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Optical/IP

AT&T Reports Healthy Q4

AT&T Inc. (NYSE: T) posted strong fourth-quarter earnings this morning and dropped some minor hints about life after the BellSouth merger.

In the fourth quarter, AT&T reported net income of $1.9 billion, or 50 cents a share, on revenues of $15.9 billion. Compared to the same quarter of 2005, revenues were up 23 percent and profits up 17 percent.

For the whole year, AT&T earned $7.3 billion with revenues of $63 billion -- up 53 percent and 44 percent, respectively. Non-GAAP earnings per share, which ignore merger-related costs, were 61 cents, beating analyst estimates by a penny, according to Reuters Research .

AT&T stock traded flat today, up 29 cents (0.8%) at $36.92 late in the afternoon.

AT&T's earnings got boosted by the anticipated cost savings of the 2005 merger with SBC. The company reported savings of $1.1 billion for 2006, which is $300 million better than it had forecast in January 2006. AT&T looks to further improve its cost structure in 2007, officials said on a conference call with analysts this morning.

Regarding AT&T's more recent merger with BellSouth, officials said the reuniting of Cingular Wireless with AT&T should also contribute to strong growth in the coming year. Cingular's earnings jumped in the fourth quarter of 2006, and AT&T chairman and CEO Edward E. Whitacre Jr. said on the call that wireless makes up 34 percent of the newly merged company's business. (See Cingular Earnings Nearly Quadruple.)

Still, questions linger over what the merger means for BellSouth's equipment suppliers. One sticking point has been AT&T's commitment to continue to deploy its fiber-to-the-node (FTTN) technology as opposed to the fiber-to-the-home (FTTH) that Tellabs Inc. (Nasdaq: TLAB; Frankfurt: BTLA), for example, has helped roll out in the BellSouth region. (See Ma Bell Merger Thumps Tellabs and Wall Street Frets About BellSouth Suppliers.)

Tellabs CEO Krish A. Prabhu stated earlier this week that his company planned to continue to work with AT&T to upgrade the carrier's fiber lines. But that relationship could be weakened based on Whitacre's comments in today's earnings call. "We are committed to IPTV and the FTTN network," he said. "Our FTTN architecture is performing better than we anticipated it would. This is our Plan A, and we are sticking with it."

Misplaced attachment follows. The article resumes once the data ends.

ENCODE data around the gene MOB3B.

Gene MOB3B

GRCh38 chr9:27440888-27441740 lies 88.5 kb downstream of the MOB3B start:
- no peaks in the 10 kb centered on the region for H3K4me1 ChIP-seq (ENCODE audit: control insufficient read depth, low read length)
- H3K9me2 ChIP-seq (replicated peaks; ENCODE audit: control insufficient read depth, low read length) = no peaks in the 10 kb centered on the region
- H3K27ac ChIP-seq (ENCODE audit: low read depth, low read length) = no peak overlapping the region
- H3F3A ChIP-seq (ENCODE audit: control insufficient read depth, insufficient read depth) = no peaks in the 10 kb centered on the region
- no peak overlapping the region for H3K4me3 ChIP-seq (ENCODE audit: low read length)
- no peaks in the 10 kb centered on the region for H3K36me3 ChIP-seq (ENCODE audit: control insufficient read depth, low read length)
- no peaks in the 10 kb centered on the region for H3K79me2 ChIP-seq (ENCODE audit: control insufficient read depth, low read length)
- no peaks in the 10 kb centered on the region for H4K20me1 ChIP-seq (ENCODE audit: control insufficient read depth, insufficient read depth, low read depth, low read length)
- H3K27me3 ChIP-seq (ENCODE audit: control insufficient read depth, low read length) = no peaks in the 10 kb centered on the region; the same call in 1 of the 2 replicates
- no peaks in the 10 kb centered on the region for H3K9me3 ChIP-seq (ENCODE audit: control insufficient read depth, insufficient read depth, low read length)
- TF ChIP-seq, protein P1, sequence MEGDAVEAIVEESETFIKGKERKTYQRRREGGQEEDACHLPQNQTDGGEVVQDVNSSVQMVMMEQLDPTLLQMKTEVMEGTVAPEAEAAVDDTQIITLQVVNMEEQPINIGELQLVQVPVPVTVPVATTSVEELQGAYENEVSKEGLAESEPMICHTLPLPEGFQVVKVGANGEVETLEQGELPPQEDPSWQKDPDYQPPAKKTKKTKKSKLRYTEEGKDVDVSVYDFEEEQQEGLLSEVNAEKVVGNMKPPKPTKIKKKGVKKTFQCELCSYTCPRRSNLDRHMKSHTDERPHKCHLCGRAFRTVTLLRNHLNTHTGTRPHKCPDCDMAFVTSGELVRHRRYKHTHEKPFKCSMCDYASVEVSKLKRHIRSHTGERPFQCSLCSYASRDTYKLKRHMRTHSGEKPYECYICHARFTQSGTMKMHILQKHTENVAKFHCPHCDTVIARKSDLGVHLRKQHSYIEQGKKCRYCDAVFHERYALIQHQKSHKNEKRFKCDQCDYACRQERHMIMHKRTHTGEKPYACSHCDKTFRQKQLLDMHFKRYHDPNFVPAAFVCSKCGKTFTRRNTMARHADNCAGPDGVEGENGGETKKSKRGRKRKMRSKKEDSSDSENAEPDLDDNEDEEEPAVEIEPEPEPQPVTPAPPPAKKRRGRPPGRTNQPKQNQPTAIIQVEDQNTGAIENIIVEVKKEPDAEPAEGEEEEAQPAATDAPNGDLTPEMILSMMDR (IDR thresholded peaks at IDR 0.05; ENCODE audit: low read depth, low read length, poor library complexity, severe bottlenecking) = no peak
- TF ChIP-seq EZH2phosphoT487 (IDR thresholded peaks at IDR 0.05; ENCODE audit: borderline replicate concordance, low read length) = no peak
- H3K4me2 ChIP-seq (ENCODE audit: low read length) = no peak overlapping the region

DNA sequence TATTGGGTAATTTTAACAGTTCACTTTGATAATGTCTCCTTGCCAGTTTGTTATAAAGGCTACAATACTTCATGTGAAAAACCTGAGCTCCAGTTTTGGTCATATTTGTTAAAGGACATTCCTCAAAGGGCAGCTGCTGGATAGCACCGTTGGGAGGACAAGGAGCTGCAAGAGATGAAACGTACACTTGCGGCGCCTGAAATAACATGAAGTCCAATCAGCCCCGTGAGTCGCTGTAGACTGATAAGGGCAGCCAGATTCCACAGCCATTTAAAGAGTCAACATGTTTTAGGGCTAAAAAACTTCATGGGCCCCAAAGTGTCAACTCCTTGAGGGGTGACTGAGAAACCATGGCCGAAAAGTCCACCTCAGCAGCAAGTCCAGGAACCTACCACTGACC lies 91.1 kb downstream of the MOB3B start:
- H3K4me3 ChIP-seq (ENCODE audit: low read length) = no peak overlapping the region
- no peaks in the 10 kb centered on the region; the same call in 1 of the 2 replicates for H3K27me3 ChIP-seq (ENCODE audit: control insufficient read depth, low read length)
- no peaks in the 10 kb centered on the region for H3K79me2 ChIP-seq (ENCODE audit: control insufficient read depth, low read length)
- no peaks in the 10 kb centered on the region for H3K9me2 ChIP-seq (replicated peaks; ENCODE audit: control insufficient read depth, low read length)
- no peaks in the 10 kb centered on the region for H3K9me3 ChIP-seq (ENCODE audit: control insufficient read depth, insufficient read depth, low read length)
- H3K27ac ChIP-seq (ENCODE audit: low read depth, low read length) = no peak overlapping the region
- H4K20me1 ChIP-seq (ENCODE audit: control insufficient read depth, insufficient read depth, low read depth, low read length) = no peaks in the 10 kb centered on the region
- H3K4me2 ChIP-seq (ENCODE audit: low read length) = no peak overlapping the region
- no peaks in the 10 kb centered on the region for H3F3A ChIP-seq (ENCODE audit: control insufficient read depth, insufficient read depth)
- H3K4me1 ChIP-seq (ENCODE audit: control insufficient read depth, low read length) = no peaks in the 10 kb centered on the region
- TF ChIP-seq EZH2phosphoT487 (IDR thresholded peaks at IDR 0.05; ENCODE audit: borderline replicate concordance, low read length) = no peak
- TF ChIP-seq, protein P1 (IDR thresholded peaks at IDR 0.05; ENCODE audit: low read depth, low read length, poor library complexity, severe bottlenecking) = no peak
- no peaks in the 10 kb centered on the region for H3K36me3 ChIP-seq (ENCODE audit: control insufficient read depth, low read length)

Tellabs officials couldn't immediately be reached for comment.

Separately, AT&T said its U-verse service was launced in 11 markets and will add four more in early 2007. AT&T was encouraged that 70 percent of all U-verse subscribers opted for the high-end video package and the fastest broadband speeds.

The company also added 383,000 broadband connections -- up 5.5 percent from the fourth quarter of 2005 -- and saw regional business revenues climb 7.5 percent from the fourth quarter of 2005. — Raymond McConville, Reporter, Light Reading

optodoofus 12/5/2012 | 3:15:50 PM
re: AT&T Reports Healthy Q4 Much like the flux capacitor, IMS will be great someday, but that day is a long way off.

optodoofus
jasanz 12/5/2012 | 3:15:50 PM
re: AT&T Reports Healthy Q4 I was just wondering if AT&T are using an IMS-architecture to get those great figures... We all know the storyline about Service Providers' revenues getting dry and IMS going to be the saviour...
Michael Harris 12/5/2012 | 3:15:48 PM
re: AT&T Reports Healthy Q4 Hey, I still want one of those flux capacitors!

The IMS quote of the day, from a cable technology conference I was covering this week...

"When does the purple Kool Aid turn into wine?"
- Russ Coffin, Strategic Architect, Nortel Networks

They'll sell no wine before it's time. :)
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